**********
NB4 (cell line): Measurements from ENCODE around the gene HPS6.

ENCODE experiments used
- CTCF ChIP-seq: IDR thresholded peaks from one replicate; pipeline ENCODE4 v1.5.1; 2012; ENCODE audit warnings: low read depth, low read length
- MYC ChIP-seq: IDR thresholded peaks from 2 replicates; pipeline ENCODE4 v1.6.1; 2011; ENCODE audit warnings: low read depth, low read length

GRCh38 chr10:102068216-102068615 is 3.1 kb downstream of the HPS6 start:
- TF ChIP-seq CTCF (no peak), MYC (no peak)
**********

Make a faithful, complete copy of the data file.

NB4 (cell line): Measurements from ENCODE around the gene HPS6.

ENCODE experiments used
- CTCF ChIP-seq: IDR thresholded peaks from one replicate; pipeline ENCODE4 v1.5.1; 2012; ENCODE audit warnings: low read depth, low read length
- MYC ChIP-seq: IDR thresholded peaks from 2 replicates; pipeline ENCODE4 v1.6.1; 2011; ENCODE audit warnings: low read depth, low read length

GRCh38 chr10:102068216-102068615 is 3.1 kb downstream of the HPS6 start:
- TF ChIP-seq CTCF (no peak), MYC (no peak)